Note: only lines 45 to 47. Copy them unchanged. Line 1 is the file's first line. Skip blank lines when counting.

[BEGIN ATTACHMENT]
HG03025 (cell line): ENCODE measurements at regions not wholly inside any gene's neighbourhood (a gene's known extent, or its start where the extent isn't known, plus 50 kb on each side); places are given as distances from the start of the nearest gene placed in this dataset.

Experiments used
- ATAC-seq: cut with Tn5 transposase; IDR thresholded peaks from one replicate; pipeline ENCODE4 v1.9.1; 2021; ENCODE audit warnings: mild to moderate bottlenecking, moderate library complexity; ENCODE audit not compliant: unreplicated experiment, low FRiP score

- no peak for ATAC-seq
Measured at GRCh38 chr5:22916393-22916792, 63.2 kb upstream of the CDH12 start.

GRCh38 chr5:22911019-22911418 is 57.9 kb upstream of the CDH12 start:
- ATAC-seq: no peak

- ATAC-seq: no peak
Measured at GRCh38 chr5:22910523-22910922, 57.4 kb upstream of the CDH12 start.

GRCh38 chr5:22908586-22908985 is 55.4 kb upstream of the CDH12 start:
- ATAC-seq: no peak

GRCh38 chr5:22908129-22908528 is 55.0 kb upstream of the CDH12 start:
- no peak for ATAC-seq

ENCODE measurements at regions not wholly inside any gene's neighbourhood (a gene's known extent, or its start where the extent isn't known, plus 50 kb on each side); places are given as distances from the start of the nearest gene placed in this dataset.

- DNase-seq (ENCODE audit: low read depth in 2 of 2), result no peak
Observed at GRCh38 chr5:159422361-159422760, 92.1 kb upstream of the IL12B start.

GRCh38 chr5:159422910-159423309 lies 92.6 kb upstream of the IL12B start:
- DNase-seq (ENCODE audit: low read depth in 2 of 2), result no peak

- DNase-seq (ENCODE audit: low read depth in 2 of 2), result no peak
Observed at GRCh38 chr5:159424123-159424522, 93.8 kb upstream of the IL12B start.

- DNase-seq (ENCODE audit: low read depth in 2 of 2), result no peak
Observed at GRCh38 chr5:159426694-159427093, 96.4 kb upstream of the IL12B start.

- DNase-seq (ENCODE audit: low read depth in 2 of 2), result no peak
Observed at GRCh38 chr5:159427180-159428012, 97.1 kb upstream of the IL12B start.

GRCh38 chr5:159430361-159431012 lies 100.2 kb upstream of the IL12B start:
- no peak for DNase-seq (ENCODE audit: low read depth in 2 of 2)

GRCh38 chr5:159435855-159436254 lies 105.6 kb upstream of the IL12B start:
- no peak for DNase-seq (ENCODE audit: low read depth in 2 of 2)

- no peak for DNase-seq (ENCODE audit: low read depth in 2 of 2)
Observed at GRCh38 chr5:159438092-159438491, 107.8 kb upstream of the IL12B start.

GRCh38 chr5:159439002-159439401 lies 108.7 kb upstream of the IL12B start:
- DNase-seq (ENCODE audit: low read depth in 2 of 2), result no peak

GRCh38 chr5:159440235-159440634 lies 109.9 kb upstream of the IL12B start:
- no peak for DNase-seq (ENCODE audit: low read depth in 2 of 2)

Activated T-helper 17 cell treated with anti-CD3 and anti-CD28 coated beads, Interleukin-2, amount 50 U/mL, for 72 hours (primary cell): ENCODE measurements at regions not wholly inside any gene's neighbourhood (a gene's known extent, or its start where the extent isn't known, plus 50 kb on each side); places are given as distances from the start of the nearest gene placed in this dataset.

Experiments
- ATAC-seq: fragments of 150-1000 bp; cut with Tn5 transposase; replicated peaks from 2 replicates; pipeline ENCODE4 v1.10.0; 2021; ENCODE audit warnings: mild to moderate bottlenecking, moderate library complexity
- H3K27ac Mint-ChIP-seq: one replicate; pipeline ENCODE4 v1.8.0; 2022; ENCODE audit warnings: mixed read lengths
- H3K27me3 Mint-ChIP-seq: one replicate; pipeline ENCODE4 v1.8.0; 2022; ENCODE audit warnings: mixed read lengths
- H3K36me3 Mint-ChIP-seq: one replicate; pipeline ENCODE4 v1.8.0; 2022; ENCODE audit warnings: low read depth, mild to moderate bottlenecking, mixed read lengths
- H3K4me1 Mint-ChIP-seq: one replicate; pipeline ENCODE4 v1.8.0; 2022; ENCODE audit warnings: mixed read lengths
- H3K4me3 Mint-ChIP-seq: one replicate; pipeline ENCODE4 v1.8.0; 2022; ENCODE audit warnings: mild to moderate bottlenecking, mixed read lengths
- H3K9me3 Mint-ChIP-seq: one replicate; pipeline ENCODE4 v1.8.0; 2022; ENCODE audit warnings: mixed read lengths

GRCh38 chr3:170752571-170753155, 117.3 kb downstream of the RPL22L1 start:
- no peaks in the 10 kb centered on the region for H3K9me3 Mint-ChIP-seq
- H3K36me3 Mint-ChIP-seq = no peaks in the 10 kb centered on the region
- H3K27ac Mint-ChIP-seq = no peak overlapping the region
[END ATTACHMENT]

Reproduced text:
- no peaks in the 10 kb centered on the region for H3K9me3 Mint-ChIP-seq
- H3K36me3 Mint-ChIP-seq = no peaks in the 10 kb centered on the region
- H3K27ac Mint-ChIP-seq = no peak overlapping the region